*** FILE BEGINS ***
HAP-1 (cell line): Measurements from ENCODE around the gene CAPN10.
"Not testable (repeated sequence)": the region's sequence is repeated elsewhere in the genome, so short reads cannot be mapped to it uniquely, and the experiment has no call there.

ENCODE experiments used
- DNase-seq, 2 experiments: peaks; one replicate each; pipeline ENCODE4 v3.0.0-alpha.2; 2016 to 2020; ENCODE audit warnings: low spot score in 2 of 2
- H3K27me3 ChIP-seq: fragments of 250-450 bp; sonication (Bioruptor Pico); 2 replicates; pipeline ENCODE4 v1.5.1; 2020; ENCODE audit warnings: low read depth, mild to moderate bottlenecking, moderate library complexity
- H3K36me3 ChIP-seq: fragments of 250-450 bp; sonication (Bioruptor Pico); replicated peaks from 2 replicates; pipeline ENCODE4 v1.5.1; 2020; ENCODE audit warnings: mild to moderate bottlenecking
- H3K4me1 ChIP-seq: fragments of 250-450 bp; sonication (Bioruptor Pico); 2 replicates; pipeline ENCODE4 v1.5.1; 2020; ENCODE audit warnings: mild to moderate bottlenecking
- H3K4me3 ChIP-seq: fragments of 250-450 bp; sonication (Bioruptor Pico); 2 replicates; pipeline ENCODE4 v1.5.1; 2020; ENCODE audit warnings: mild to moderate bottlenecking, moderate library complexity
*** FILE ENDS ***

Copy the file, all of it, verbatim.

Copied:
HAP-1 (cell line): Measurements from ENCODE around the gene CAPN10.
"Not testable (repeated sequence)": the region's sequence is repeated elsewhere in the genome, so short reads cannot be mapped to it uniquely, and the experiment has no call there.

ENCODE experiments used
- DNase-seq, 2 experiments: peaks; one replicate each; pipeline ENCODE4 v3.0.0-alpha.2; 2016 to 2020; ENCODE audit warnings: low spot score in 2 of 2
- H3K27me3 ChIP-seq: fragments of 250-450 bp; sonication (Bioruptor Pico); 2 replicates; pipeline ENCODE4 v1.5.1; 2020; ENCODE audit warnings: low read depth, mild to moderate bottlenecking, moderate library complexity
- H3K36me3 ChIP-seq: fragments of 250-450 bp; sonication (Bioruptor Pico); replicated peaks from 2 replicates; pipeline ENCODE4 v1.5.1; 2020; ENCODE audit warnings: mild to moderate bottlenecking
- H3K4me1 ChIP-seq: fragments of 250-450 bp; sonication (Bioruptor Pico); 2 replicates; pipeline ENCODE4 v1.5.1; 2020; ENCODE audit warnings: mild to moderate bottlenecking
- H3K4me3 ChIP-seq: fragments of 250-450 bp; sonication (Bioruptor Pico); 2 replicates; pipeline ENCODE4 v1.5.1; 2020; ENCODE audit warnings: mild to moderate bottlenecking, moderate library complexity